In the beginning of Spring 2006, the LSU campus counted with approximately 700 access points with the majority of those devices supporting all three wireless standards: 802.11a/b/g. At the beginning of the Fall semester 2007, two major developments took place. First, ITS implemented a security scheme based on the 802.1X standard in order to enforce encryption on the wireless network. Second, indoor coverage in the entire campus (with the exception of the ResHalls)) was completed with a total of 1485 access points, providing 100% 802.11a/b/g coverage to more than 100 buildings. ITS continued to work on outdoor wireless coverage hoping to provide complete coverage by Spring 2008.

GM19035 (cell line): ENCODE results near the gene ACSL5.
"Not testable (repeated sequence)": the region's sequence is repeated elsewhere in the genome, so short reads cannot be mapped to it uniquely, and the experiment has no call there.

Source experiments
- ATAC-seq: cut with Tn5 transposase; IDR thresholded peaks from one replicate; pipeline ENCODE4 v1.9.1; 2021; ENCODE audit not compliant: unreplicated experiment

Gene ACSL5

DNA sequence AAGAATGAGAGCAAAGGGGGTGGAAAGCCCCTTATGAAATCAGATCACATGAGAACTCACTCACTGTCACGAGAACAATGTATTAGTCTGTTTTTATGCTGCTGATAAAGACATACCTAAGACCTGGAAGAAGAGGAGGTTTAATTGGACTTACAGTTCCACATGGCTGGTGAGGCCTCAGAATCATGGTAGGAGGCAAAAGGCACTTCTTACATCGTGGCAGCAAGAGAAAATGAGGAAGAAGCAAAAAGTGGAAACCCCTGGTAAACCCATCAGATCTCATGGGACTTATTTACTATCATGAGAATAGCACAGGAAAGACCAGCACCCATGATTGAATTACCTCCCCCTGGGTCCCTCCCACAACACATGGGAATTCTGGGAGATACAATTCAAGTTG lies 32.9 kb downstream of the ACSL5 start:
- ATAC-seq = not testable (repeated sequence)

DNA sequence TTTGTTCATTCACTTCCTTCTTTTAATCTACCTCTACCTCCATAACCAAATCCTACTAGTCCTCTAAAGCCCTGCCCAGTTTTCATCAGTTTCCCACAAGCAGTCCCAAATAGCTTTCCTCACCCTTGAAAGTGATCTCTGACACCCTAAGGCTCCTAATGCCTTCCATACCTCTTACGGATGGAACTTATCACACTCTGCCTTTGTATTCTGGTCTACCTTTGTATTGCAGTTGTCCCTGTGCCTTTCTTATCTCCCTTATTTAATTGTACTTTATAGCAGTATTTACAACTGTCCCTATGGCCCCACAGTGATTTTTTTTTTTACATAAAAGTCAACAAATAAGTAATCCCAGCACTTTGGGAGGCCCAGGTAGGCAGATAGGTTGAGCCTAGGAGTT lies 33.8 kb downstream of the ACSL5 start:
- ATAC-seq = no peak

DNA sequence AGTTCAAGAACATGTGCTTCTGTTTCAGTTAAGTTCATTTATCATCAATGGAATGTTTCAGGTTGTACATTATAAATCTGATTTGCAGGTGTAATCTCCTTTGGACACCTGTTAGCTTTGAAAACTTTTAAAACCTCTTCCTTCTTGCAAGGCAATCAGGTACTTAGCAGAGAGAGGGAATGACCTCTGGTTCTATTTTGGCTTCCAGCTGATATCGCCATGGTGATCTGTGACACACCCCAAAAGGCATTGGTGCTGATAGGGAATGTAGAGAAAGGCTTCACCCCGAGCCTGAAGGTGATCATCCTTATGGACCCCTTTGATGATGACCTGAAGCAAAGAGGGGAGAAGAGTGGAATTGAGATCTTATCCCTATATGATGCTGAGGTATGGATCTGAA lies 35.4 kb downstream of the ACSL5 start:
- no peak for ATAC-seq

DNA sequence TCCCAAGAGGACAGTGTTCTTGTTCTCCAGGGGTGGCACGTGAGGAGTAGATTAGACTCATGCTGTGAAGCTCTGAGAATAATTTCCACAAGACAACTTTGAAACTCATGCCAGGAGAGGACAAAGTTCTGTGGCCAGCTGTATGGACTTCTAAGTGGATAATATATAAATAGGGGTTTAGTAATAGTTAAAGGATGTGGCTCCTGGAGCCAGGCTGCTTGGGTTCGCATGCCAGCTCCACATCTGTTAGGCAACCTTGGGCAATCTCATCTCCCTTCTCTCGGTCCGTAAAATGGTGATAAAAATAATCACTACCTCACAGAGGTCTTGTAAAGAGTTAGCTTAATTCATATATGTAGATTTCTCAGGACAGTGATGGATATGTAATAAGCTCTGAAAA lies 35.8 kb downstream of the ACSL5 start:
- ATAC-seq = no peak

During the Spring and Summer of 2009, ITS began the installation of 802.11n wireless access points with the purpose of providing complete coverage to all residential buildings. Over 500 access points were purchased and deployed. At the beginning of the Fall 2009 the project was completed.

LSU wireless network client count.

Figure 1. LSU Wireless Network Client Count for Year 2013.

With the explosion of wireless devices, ITS has had to keep up with the demand that is seen on the wireless network. Every semester ITS evaluates the performance of the network and makes adjustments to ensure that the service keeps up with the demand. The trends in past semesters have been such that a single user tends to carry a minimum of two to three wireless capable devices. This has put a tremendous stress on the LSU wireless infrastructure. As a result, ITS has been increasing the capacity of not only the wireless network, but the entire network infrastructure as a whole to ensure that its users experience the best possible service.